W3C home > Mailing lists > Public > public-webappsec@w3.org > November 2014

Re: [CSP] URI/IRI normalization and comparison

From: Anne van Kesteren <annevk@annevk.nl>
Date: Wed, 12 Nov 2014 09:08:29 +0100
Message-ID: <CADnb78hkSgMkxv3eR6EwyCX8rX+0fKxzg1u38Wb5oEKS5b8nsA@mail.gmail.com>
To: Brian Smith <brian@briansmith.org>
Cc: "public-webappsec@w3.org" <public-webappsec@w3.org>
On Tue, Nov 11, 2014 at 11:36 PM, Brian Smith <brian@briansmith.org> wrote:
> I think you may be looking at the obsolete version of the spec (RFC
> 2616). This was fixed (not as completely as I would like) in the new
> version (RFC 7230).

Not really. RFCs tend to rarely pay attention to the level of detail
that is required to implement a browser.

> http://tools.ietf.org/html/rfc7230#section-3:
>    A recipient MUST parse an HTTP message as a sequence of octets in an
>    encoding that is a superset of US-ASCII [USASCII].  Parsing an HTTP
>    message as a stream of Unicode characters, without regard for the
>    specific encoding, creates security vulnerabilities due to the
>    varying ways that string processing libraries handle invalid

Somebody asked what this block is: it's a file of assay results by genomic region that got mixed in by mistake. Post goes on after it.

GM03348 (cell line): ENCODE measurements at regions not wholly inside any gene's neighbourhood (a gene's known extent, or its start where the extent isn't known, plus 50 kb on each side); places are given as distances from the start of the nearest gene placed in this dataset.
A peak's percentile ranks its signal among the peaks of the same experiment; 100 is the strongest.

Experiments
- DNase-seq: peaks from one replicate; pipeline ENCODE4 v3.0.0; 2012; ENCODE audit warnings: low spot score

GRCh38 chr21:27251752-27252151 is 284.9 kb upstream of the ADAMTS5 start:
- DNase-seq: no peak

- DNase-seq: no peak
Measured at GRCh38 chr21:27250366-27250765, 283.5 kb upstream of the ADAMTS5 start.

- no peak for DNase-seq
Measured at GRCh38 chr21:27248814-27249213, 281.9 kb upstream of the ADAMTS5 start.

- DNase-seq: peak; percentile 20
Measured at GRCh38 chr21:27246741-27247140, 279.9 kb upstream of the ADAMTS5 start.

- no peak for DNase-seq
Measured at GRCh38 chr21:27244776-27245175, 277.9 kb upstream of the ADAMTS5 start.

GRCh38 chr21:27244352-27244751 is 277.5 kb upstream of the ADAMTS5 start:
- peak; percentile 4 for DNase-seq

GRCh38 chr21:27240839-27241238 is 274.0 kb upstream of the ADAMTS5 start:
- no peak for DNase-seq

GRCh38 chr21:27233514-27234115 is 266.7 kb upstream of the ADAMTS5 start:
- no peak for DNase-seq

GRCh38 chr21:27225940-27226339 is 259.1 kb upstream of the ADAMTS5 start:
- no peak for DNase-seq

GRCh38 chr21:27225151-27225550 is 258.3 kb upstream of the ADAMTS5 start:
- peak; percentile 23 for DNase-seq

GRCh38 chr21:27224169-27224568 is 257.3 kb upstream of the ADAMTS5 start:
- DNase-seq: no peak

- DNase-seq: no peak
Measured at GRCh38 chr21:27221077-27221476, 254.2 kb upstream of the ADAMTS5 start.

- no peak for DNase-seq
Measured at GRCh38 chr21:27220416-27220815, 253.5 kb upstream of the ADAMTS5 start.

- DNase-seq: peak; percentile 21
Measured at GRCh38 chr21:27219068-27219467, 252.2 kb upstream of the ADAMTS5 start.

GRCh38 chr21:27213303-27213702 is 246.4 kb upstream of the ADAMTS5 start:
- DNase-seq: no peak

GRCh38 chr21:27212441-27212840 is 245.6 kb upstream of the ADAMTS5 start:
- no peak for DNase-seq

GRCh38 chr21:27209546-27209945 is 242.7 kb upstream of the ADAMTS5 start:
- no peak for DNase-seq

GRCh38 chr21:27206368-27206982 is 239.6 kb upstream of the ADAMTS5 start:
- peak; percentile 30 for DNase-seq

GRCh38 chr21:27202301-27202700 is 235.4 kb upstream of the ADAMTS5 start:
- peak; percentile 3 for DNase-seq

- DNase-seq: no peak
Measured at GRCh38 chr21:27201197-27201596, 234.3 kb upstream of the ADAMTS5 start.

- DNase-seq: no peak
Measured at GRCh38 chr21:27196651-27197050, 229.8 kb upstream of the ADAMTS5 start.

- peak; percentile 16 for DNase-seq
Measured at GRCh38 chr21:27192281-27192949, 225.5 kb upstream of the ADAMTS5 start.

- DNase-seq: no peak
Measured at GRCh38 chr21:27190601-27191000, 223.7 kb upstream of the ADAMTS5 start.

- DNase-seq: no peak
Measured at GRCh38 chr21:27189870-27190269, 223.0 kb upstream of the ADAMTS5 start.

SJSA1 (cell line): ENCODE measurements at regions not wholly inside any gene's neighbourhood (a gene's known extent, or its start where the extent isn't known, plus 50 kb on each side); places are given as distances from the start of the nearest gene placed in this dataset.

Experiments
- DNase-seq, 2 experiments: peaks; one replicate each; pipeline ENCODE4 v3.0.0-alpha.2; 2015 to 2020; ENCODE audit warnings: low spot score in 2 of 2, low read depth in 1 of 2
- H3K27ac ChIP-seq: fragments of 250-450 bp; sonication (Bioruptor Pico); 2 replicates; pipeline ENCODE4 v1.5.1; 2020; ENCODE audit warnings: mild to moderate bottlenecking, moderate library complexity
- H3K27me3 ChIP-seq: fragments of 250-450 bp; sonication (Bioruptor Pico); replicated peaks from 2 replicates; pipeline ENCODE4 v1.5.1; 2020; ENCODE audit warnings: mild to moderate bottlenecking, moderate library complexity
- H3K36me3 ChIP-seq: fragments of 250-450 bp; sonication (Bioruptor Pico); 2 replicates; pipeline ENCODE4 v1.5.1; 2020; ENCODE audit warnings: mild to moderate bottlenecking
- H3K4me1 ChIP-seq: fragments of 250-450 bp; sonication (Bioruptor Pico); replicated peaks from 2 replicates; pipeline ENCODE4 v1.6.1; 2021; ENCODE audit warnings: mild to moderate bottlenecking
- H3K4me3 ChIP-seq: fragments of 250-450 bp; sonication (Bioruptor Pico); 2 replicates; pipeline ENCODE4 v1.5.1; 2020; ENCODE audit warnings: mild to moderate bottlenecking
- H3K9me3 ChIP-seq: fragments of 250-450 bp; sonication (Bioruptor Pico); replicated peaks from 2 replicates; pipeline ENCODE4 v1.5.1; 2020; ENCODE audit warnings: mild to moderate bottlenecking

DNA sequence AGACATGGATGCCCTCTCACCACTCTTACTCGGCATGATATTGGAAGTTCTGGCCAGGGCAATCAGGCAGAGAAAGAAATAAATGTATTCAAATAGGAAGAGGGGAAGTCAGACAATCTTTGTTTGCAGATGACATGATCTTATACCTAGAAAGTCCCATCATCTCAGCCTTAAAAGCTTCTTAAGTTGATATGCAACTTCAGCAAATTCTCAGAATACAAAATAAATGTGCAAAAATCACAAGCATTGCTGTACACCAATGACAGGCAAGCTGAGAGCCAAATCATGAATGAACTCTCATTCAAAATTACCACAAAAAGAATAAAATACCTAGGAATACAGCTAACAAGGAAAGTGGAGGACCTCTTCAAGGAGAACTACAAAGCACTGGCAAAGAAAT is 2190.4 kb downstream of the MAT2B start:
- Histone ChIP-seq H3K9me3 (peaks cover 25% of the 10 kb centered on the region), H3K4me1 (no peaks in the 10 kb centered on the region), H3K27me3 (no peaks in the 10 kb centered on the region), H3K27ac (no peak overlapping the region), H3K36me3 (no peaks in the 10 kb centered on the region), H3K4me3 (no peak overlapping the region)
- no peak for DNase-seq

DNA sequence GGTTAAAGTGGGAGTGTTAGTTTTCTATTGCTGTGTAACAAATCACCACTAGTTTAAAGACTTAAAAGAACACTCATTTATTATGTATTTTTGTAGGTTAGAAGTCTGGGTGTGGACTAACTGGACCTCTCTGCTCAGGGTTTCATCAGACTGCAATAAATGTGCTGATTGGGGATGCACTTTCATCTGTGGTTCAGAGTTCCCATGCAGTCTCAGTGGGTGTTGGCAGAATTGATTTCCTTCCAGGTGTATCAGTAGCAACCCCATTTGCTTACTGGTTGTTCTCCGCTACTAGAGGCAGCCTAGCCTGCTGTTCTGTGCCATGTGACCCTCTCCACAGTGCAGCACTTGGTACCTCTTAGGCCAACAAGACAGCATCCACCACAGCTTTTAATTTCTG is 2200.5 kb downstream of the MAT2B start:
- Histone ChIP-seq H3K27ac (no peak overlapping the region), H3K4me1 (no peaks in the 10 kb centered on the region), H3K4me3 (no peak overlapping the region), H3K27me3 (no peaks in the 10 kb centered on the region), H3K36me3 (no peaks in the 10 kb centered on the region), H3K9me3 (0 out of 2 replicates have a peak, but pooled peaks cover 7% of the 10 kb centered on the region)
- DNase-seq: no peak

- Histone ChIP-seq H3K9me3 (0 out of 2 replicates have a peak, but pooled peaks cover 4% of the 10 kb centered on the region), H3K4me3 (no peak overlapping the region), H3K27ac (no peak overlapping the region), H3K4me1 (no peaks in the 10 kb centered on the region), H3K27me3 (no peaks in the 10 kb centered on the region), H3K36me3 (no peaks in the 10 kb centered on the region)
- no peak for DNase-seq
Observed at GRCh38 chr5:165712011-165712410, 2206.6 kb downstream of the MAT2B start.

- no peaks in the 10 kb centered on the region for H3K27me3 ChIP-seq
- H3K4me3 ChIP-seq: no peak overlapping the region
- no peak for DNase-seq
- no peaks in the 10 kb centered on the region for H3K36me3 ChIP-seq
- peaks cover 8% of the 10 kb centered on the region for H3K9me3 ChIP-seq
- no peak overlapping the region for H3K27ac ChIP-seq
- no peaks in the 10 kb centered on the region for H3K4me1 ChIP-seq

>    multibyte character sequences that contain the octet LF (%x0A).
> http://tools.ietf.org/html/rfc7230#section-3.2.4:
>    Historically, HTTP has allowed field content with text in the
>    ISO-8859-1 charset [ISO-8859-1], supporting other charsets only
>    through use of [RFC2047] encoding.  In practice, most HTTP header
>    field values use only a subset of the US-ASCII charset [USASCII].
>    Newly defined header fields SHOULD limit their field values to
>    US-ASCII octets.  A recipient SHOULD treat other octets in field
>    content (obs-text) as opaque data.

Sure, but what does this mean for implementations? E.g. how we handle
(using \0xXX to denote a byte)

  Location: /\0x80

is surely not going to change, or is it?

As far as I know that needs to be treated *identical* to

  Location: /%80

Now maybe that matches "treat as opaque data", but it does mean that
\0x80 needs to become U+0080 before being handed to the URL parser (as
in "the real world" it operates on code points).

Received on Wednesday, 12 November 2014 08:08:57 UTC

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